Page 127 - British Inquiry into Loss of RMS Titanic Day 6 - 9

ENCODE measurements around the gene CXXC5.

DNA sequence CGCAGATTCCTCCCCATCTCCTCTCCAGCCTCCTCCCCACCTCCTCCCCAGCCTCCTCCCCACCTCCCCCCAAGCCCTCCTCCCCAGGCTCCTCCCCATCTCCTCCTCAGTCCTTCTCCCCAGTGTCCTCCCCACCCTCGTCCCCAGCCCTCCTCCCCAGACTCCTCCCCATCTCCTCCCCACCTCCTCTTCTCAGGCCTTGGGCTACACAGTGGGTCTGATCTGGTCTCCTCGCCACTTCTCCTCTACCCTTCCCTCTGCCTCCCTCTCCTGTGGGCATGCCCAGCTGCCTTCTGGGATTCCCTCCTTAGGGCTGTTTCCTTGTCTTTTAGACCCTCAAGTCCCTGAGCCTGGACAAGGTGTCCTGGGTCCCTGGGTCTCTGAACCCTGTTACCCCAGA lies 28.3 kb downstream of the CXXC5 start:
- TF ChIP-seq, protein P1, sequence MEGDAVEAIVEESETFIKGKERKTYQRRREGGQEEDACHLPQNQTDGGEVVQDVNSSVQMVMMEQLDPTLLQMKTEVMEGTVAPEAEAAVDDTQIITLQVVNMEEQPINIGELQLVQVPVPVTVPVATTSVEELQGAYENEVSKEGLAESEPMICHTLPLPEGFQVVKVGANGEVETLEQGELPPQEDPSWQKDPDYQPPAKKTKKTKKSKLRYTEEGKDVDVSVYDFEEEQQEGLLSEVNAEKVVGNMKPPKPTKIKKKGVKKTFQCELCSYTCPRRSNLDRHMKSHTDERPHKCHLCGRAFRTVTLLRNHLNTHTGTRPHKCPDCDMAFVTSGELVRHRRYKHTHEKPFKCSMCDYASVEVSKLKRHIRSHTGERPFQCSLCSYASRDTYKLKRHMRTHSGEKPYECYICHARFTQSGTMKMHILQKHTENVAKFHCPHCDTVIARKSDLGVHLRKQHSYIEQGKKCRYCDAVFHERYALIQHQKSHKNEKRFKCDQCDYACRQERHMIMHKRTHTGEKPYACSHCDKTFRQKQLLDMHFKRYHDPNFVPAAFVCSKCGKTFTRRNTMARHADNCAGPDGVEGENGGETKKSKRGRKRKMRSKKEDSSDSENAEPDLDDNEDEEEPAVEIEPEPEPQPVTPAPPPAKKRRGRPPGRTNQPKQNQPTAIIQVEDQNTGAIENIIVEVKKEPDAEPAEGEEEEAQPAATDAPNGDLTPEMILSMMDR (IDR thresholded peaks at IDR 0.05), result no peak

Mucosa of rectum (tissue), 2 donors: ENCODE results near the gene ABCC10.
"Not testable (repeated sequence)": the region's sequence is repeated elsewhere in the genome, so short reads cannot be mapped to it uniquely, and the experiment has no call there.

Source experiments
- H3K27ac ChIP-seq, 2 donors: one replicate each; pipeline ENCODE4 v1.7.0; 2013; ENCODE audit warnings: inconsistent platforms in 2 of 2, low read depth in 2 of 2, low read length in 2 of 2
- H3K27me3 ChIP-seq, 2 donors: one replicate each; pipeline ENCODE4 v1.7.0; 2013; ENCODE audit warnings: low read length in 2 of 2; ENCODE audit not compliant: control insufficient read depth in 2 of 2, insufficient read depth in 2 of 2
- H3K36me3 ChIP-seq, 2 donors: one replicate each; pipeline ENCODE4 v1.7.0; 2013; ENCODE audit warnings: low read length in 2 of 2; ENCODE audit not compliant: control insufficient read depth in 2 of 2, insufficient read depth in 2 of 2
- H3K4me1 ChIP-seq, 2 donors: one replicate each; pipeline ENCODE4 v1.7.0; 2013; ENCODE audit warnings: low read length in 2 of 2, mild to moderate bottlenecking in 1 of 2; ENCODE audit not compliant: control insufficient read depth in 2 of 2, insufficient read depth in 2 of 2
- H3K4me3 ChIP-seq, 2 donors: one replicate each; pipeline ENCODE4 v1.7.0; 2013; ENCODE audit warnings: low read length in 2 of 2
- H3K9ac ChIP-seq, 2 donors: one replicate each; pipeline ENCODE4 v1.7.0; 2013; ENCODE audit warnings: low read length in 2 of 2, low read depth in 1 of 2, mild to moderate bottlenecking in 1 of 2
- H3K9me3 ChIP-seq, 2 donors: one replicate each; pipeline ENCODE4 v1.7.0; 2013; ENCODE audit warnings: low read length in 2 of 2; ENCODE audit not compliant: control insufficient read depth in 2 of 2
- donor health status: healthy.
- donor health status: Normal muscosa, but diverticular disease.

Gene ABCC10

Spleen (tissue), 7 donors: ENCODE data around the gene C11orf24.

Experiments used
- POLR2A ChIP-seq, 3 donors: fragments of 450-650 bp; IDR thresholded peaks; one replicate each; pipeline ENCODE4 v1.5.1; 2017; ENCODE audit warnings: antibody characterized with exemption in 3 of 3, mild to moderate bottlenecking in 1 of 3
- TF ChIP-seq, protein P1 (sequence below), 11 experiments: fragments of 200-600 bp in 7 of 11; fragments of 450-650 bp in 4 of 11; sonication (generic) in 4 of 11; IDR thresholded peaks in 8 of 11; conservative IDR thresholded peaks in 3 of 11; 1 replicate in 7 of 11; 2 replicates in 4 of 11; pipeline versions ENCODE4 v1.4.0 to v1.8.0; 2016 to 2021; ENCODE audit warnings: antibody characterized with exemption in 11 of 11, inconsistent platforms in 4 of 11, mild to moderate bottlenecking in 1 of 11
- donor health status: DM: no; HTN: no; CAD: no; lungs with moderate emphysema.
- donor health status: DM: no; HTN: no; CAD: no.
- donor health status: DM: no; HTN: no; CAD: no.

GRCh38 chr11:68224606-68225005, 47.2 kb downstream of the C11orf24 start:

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lights out or shut them out? - At that time it was my impression she had shut them out, but I remember distinctly remarking to him that she had put them out. 8260. (The Commissioner.) That means that she had shut them out? - Yes. 8261. That is what you intended to convey? - Yes. 8262. That she had shut them out? - Yes. 8263. By changing her position? - By changing her position. The Commissioner: Is that right, Mr. Rowlatt; is that the answer you expected? Mr. Rowlatt: I was asking for information, my Lord, because I thought he had said before that he thought she had put her lights out because of the time of night. The Commissioner: I think he did say something of that sort. Mr. Rowlatt: I thought he did, and I asked for information to get it clear. 8264. (The Commissioner - To the Witness.) Did you say that you thought she had put her lights out because of the time of night? - I did say that, I think, my Lord. 8265. Then which is it to be, that she shut them out because she was changing her position, or that she had put them out because, in your opinion it was bed-time on board the ship? - Well, at the time the lights disappeared I thought in my own mind she had put them out because in the ships I was accustomed to before I joined this company it was the custom to put all the deck lights out, some at 11, some at 11.30, and some at midnight - all the deck lights except those absolutely necessary to show the way along the different decks. But when I saw the ice I came to the conclusion that she had starboarded to escape some ice. 8266. You came to the conclusion then, did you, while you were on the bridge? - Yes, my Lord. The Commissioner: It comes to this, Mr. Rowlatt, at first he thought the lights had been put out, but when he reflected about it and observed she changed her position he thought she had shut her lights out, which is a different thing. 8267. (Mr. Rowlatt.) I do not know that he said he observed that she changed her position. (To the Witness.) This vessel was stopped at this time, was she not? - Yes. Mr. Rowlatt: He accepted my suggestion, my Lord, that if the vessel did change her course it might shut her lights out; it would shut her lights out. The Commissioner: I think you are right. What he said was the change of two points to port might, or, as he said, would, obscure the lights. Mr. Rowlatt: We know she changed two points - the vessel we are talking about changed two points. The Commissioner: Would a change of two points such as we know took place on the “Titanic” cause the two white masthead lights to alter their relative positions? 8268. (Mr. Rowlatt.) Yes. (To the Witness.) Would that be so? - Yes, it would, but I do not think at that distance the difference would be perceptible. 8269. It would bring them a little nearer together? - Yes, a little nearer together. 8270. Did you notice anything of that sort? - No, I did not. 8271. You went off the bridge? - Yes. 8272. Where did you go? - The Marconi house. 8273. Is the Marconi operator, Mr. Evans? - Yes. 8274. Did you find him there? - I did. 8275. Was he asleep? - He was asleep. 8276. He had gone to bed? - He had gone to bed, yes. 8277. Did you wake him up? - Yes. 8278. And have some conversation with him? - Yes. 8279. What passed? - The only thing I remember asking him was “What ships have you got, Sparks?”
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